Gleefully tricksy and determined to push every possible button until all is but broken, David Ireland’s Ulster American is by no means a comfortable watch. But hell, it’s difficult to not love its guts.
David Ireland’s anarchic Ulster American reminds me of a 3-year old I used to babysit. Gleefully tricksy, eternally testing the waters of what it can ‘get away with’ – and determined to push all of the buttons on whatever it can find until said object is all but broken. Like the infant down the road, it messes with your mind, is eternally one-step-ahead, cannot be trusted and makes you question – repeatedly – what an appropriate reaction to it is. But hell…it’s difficult to not love its guts.
It’s a play about a play, the audience becoming voyeurs of the night before rehearsals commence. Rachel (Lucianne McEvoy)’s West End writing debut is set in Belfast in the midst of the Troubles – unapologetically pro-Unionist and true to her own identity of British Protestant. Darrell D’Silva’s Jay, an American movie star/douchebag/buffoon, has been drafted in to ensure tickets fly out the door – and toxicly-faux-‘woke’ director Leigh (Robert Jack) is happy to massage anyone’s ego as long as the play goes ahead, and his own career trajectory stays on track.
Jay, of course, hasn’t picked up the script before agreeing on the deal and boarding the flight to Heathrow – but even before he cottons onto the show’s political perspective and how at odds with his own Irish-American identity a monologue demanding the killing of Fenians is, Ireland’s mischievously on-the-bone farce has started and you’re made to squirm in your seat more than you’re quite prepared for.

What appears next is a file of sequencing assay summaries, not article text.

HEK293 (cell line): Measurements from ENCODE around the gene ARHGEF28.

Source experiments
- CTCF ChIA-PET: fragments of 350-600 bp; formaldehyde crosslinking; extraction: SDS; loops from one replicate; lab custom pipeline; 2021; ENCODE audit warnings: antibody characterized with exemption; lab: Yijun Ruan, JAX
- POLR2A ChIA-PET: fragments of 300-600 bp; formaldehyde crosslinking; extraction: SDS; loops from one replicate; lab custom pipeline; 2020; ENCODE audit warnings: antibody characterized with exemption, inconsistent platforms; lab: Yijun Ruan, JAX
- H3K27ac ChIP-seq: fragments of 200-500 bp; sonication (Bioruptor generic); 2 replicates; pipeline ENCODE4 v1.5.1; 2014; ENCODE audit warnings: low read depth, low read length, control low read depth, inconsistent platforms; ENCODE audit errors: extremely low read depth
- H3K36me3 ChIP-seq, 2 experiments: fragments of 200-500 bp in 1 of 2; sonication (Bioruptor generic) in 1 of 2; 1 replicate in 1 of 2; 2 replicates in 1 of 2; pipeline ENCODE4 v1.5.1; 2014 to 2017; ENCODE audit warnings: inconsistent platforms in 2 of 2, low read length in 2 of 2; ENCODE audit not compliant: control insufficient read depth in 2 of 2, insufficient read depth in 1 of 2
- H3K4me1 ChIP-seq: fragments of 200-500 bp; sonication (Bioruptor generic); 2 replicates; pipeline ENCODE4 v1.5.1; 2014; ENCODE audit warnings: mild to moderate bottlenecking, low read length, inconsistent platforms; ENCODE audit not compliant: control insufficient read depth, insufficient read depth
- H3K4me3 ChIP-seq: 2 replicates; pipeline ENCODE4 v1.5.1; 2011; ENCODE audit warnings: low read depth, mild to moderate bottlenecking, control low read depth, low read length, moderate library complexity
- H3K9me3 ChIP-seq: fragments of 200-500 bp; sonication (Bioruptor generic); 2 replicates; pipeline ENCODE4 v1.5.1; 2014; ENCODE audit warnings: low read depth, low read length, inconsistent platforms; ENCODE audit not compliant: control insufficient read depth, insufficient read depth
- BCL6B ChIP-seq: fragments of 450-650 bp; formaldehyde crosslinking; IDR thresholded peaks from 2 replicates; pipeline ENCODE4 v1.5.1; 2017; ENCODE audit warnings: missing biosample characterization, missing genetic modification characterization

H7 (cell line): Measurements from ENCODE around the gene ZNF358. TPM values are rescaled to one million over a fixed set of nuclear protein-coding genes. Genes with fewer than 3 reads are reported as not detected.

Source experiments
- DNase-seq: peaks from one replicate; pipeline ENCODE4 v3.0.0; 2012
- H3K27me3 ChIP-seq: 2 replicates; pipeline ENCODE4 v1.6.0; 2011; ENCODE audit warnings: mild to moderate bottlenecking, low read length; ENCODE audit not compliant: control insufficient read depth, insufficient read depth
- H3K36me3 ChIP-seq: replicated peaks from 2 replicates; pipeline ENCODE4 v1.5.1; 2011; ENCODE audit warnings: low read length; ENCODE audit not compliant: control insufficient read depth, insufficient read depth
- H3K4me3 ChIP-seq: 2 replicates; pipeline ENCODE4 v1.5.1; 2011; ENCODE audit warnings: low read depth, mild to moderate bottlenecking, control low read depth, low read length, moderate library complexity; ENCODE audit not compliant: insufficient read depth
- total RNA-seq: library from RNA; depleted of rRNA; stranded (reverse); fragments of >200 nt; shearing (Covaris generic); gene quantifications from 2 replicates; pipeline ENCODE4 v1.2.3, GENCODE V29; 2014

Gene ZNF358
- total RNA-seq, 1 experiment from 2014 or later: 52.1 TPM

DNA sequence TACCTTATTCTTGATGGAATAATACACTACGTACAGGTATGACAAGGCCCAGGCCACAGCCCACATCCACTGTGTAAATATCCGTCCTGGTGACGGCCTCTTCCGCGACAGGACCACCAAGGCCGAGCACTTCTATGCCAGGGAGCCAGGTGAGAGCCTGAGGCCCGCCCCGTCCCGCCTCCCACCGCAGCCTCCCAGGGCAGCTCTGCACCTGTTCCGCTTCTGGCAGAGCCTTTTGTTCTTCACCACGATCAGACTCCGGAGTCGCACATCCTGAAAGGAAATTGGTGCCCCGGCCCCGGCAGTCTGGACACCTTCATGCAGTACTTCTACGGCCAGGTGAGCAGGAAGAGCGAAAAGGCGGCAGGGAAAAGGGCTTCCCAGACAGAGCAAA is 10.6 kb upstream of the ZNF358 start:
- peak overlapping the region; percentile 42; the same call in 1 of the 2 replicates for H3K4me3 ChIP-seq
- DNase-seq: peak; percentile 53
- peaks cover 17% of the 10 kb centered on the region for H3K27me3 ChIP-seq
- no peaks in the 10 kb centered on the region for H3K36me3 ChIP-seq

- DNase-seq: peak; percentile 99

I just about understand the dramaturgical presence of the rape riff (prior to Rachel’s arrival, the two male characters discuss if they’d be able to rape someone if a gun was held to their head and their lives depended on it) – but it’s the one moment which seems overwrought and unnecessary. It, of course, establishes Jay’s utter stupidity and callousness – and Leigh’s troubling ability to shake off all moral principles if they are to get in the way of his ambition to running the National Theatre – but there’s undoubtedly other ways for Ireland to achieve that aim without quite so much recklessness. There are bucketloads of material already in Ulster American which adequately stirs, provokes, riles us up and treads the ‘transgression tightrope’. The rape riff, which brings Princess Diana – of all people – into proceedings, will inevitably be more than a step too far for some, and a step surely not necessary to achieve the objective.
This aside though, the writing is sublime – highly intelligent socio-political farce, with a Jacobean tragedy’s messy ending. Ireland winds up the script like a clock, carefully establishing credible (albeit eccentric) premises but letting the whole thing unwind, like the most successful farces, with inevitable but startling logic. McEvoy and D’Silva’s performances are formidable – both characters as aberrant, and for the most part despicable, as the other but performed entirely convincingly and sincerely. Robert Jack’s Leigh is less successful for me – the only caricature, rather than a person I can conceivably imagine existing. I guess there’s a small chance I just hated his character so much that I’m failing to see the extent of the craft beneath, in which case, credit to him for making me feel that way.
All in all, Ulster American is brave, brutal and refreshingly contemporary theatre intended to move the #MeToo conversation on further, and inevitably provoke debate in the process. You likely won’t want to enjoy it, but you will. You’ll likely not know quite how you feel about it afterwards, but I think that’s the point.